Search terms for lawyers: let’s write another post together


Time for us to write another blog post together. Like the previous one, this is designed to bring you search engine traffic for a high ranking search term.

Last time, we wrote a post optimized for, “What to ask a ________ lawyer”. You filled in the blank with your practice area. Today, we’re going to write a post optimized for another oft searched phrase, “How to find a good __________ attorney”.

Remember to use this phrase in your title and body of your post. It’s also good to add the phrase to the post’s meta data. I use a wordpress plug-in for that.

For the content of the post, I suggest providing two basic recommendations for finding a lawyer in your practice area:

(1) Referrals. Tell readers to ask someone they trust for a referral. This could be another lawyer, an insurance agent, accountant, doctor, business owner, or other professional. It could also be someone who might have hired an attorney in your field. Provide a few questions to ask about the attorney, especially why they recommend them.

Now, you’re probably thinking, “why suggest that they ask people for a referral that might lead the visitor to another attorney”? Because it’s good advice. Because your post is providing objective information prospective clients need to know. Because when someone reads this, they are on your site, where they can see what you do and all of the reasons why they should choose you. And because this post is what brings prospects to your site who might otherwise not find you.

Add some criteria for selecting an attorney in your field, referred or otherwise. Provide questions to ask that attorney, and things to look for on their site, i.e., background, and so forth. See my previous post for recommendations.

(2) Search. Visitors are on your site most likely because of a search. So, endorse what they did to get there by providing a list of additional search terms for lawyers in your practice area.

Again, being helpful.

Might visitors take those terms and go find other attorneys? Yes. But they might do that anyway. They also might see that you are helpful and confident and know what you’re doing, and choose you. They might go look at other attorney’s sites, see that they are not as helpful, and come back to you.

Remind readers that search is just a starting point and that they should investigate further using the same criteria you spoke about for referred attorneys.

If you have additional recommendations for finding and evaluating an attorney in your practice area, by all means add them, especially if you are strong in those areas. If you have a strong presence and lots of positive reviews on consumer rating sites, or a big social media following populated by lots of fans, you might want to say something about how this could be either a good starting point for a search, or a good way to validate that the attorney candidate is worthy of consideration.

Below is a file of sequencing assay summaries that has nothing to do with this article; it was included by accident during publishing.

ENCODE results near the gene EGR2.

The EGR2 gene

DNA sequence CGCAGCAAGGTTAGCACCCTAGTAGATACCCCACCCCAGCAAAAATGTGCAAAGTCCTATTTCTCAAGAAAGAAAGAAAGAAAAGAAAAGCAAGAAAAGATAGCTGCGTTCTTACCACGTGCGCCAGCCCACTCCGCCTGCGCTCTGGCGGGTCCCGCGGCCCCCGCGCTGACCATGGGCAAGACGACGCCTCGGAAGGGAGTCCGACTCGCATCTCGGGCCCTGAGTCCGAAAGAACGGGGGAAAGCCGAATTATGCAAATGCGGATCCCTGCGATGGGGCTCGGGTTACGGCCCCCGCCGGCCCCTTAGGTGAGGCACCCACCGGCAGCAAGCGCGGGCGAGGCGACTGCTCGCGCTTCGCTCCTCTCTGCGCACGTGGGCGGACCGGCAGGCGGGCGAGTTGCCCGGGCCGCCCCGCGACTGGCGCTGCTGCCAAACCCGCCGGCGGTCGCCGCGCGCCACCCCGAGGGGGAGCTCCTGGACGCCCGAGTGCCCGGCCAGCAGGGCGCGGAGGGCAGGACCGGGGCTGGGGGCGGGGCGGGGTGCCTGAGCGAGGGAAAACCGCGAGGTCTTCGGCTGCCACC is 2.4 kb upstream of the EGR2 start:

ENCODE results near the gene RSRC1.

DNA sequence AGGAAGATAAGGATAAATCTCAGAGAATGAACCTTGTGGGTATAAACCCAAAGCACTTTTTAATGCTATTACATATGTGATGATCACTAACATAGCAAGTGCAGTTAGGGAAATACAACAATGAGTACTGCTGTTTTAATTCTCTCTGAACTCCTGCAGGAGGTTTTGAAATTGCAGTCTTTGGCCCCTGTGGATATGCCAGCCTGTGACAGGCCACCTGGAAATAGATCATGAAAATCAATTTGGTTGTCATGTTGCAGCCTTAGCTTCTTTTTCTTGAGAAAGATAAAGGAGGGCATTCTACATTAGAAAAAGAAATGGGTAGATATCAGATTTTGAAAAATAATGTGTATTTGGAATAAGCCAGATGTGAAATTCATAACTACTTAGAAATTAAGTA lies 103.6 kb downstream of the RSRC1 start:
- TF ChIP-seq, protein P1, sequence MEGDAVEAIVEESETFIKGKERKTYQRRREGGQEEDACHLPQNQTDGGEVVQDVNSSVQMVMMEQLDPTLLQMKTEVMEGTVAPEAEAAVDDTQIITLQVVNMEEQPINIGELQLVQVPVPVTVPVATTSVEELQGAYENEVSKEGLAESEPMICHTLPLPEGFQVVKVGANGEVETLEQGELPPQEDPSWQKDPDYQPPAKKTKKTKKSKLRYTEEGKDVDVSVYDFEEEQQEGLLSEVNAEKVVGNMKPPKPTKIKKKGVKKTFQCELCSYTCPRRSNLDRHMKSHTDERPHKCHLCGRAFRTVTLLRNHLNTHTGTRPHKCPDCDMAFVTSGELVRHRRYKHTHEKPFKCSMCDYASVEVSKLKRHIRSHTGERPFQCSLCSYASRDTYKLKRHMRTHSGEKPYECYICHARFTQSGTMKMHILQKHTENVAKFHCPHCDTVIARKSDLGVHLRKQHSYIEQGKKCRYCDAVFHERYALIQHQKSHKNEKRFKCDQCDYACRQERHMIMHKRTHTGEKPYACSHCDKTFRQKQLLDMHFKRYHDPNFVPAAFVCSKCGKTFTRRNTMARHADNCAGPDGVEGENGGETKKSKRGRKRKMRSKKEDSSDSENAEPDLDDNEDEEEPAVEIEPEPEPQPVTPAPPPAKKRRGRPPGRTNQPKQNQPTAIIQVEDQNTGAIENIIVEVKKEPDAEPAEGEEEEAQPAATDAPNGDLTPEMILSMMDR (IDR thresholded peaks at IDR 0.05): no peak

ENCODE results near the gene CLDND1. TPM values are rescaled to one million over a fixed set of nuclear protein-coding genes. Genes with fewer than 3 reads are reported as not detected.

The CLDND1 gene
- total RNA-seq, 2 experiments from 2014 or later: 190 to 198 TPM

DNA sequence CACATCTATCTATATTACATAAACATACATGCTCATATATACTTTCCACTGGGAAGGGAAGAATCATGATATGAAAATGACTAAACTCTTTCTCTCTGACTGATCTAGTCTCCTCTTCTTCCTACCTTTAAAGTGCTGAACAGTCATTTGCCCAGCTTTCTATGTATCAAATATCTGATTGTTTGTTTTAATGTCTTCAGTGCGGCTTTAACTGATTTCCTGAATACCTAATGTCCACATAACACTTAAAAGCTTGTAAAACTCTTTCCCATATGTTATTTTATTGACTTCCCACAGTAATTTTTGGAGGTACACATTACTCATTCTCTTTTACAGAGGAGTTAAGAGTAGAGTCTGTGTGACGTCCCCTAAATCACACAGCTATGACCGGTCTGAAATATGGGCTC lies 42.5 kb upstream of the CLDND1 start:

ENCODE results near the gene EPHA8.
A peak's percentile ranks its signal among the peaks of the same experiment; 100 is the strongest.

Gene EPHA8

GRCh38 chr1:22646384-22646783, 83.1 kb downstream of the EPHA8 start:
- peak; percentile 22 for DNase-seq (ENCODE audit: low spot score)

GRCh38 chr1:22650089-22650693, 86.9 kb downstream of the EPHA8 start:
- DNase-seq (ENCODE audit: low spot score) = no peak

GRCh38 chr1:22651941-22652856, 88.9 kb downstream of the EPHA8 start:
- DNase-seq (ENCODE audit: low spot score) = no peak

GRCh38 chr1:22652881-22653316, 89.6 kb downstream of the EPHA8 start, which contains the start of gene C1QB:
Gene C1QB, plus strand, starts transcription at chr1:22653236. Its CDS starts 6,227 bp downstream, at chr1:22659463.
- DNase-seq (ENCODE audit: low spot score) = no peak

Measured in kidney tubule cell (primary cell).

You might want to explain why some ways of finding attorneys are not recommended. Directories, for example, are often paid listings (ads) and in any event, don’t provide enough information to make an intelligent decision.

Once this post is published, as with the previous post, write other posts on this subject, optimized for variations of your original search phrase. For example, “How to find a great ______ attorney,” “How to choose the right _______ attorney,” and “How do I select the best ______ attorney?”

For more ideas on blog posts and other content that brings traffic to your site, get your hands on Make the Phone Ring and learn, um, how to make your phone ring.


How to find ideas for blog posts


If you would like to know how to find ideas for blog posts, I’ve got an easy one for you.

Go to Google and type in a question related to your legal services. Before you complete the sentence, Google’s autocomplete mechanism (assuming you have it enabled) will provide you with a list of possible searches based on what you have written so far.

I did just that by entering in, “What is the difference between a will” and as you can see in the graphic below, Google gave me several options for completing my search request, to wit, “What is the difference between a will and a trust,” “What is the difference between a will and a living will,” “What is the difference between a will and estate planning,” and so on, based on what other people have searched for in the past.

How to find ideas for blog posts

Armed with this information, you can write a blog post that answers the very questions your prospective clients are searching for. Use one of these search phrases as the title of your article and you will increase your chances of being found in subsequent searches.

You can use the other search queries as key word phrases in your post, or write other articles with these titles.

This can help you find “long tail” search terms, meaning longer, more specific search phrases you can use instead of the more common, shorter and highly competitive phrases.

For example, you would have a hard time getting found by targeting the search term, “slip and fall.” There are too many lawyers competing for that phrase, in both generic search and in Adwords. But type in “slip and fall” into Google and you will find another suggestion: “slip and fall statute of limitations california”. Make that the title of your article (or bid on this term in Adwords) and you should have very little competition.

I used Google to generate the title of this post. I typed in, “How to find ideas for” and it suggested, “How to find ideas for blog posts,” and not “newsletter,” “ezine,” or “articles.”

Prospective clients are looking for information. Now you know an easy way to find out what they want to know so you can give it to them.

The law is complicated. Marketing is simple.